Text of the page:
The owner of one of Australia's biggest undeveloped coal deposits has dismissed claims by US-based researchers that it will be unable to develop the $10 billion project.
Indian-owned GVK lacks the financial strength to proceed with its Alpha coal project in Queensland's Galilee Basin, in part because of overcommitment in 16 ventures worth $US20 billion, the report by the Institute for Energy Economics and Financial Analysis says.
In addition, the tumbling price of thermal coal on world markets and the environmental hurdles the mine must clear mean the project is likely to be "stranded", the report, commissioned by Greenpeace Australia Pacific, says.
"As currently structured, GVK simply cannot afford to participate in the Alpha project due to its plummeting stock price, over-leverage and poor track record," said Tom Sanzillo, a co-author of the report. "The cumulative picture of cascading multiple risks and inevitable delays and cost blowouts around the Alpha project means that there is limited investment potential."
Coal prices have slumped about 30 per cent in the past 18 months, prompting big companies such as BHP Billiton and Rio Tinto to signal over the past month that they may sell some of their coal assets. GVK paid Gina Rinehart's Hancock Prospecting $US1.26 billion for the Alpha deposit in September 2011 with the price for thermal coal near its peak at $US133 a tonne. The IEEFA report said the Alpha mine would struggle to be profitable with production costs at $US70 a tonne or higher, not far off current prices of about $US80.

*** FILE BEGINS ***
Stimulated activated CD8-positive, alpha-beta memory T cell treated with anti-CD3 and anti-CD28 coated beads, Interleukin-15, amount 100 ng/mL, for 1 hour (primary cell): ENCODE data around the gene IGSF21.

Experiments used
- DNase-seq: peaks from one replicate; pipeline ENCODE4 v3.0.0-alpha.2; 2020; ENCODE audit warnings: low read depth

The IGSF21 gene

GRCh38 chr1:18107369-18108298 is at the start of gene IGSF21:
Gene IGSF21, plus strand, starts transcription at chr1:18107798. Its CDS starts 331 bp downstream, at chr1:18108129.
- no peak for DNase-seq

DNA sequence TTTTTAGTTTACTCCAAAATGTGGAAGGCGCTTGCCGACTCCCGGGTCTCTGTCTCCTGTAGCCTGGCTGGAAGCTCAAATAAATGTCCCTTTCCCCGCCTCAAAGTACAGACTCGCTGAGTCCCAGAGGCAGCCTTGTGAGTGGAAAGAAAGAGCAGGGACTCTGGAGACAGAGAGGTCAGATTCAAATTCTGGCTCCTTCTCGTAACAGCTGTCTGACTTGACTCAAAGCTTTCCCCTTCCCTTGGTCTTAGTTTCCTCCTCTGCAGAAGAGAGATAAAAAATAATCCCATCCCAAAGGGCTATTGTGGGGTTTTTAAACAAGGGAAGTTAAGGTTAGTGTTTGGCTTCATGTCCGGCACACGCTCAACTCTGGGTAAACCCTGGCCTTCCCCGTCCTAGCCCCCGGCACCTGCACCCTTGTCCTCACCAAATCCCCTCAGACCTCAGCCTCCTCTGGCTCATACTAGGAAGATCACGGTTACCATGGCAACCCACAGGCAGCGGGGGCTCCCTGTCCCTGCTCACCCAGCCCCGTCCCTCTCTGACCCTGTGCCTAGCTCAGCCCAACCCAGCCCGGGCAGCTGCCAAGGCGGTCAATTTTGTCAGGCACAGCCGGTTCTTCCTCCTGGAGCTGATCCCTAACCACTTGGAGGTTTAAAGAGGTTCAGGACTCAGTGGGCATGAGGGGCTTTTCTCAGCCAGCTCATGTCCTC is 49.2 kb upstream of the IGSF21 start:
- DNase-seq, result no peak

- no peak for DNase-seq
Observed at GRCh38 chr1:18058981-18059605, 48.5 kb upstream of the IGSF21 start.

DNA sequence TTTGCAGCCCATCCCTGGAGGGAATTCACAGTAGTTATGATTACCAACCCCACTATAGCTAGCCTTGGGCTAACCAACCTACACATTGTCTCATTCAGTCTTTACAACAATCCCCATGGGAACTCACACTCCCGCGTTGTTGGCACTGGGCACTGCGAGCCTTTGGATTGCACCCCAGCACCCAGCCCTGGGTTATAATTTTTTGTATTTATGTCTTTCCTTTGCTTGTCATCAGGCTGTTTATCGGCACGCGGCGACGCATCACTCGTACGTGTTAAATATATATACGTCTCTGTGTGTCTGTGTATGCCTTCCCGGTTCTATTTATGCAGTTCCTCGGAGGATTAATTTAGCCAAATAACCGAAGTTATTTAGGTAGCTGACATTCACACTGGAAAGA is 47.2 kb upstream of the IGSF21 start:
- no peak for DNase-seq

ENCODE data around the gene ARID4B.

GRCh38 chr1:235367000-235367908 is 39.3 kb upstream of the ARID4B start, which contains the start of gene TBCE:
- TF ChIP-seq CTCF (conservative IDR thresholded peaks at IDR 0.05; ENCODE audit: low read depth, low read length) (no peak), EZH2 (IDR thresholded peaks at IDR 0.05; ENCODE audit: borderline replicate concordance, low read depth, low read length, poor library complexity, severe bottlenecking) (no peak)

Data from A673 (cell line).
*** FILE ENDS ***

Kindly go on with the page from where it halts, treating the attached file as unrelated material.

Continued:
GVK, though, rejected the report's findings, telling its banks to expect an "activist-motivated media campaign" lasting several weeks as the mine finalises its environmental approvals.
"Our projects are financially robust, with some of the lowest operating costs in the global coal industry [$US55 a tonne free on board] and represent a very large, high-quality and new source of low-ash, low-sulphur, low-gas thermal coal," it said. It also sought to dismiss links between the performance of its listed arm, GVK PIL, and the mine, noting the development of the Galilee Basin's assets is 90 per cent owned by GVK's private investment arm.
Under the terms of its original deal, GVK bought 79 per cent of the Alpha and Alpha West projects, with Hancock retaining the remainder. It also owns all the nearby Kevin's Corner coal project and must pay 100 per cent of the rail and port development costs to get the coal to export markets.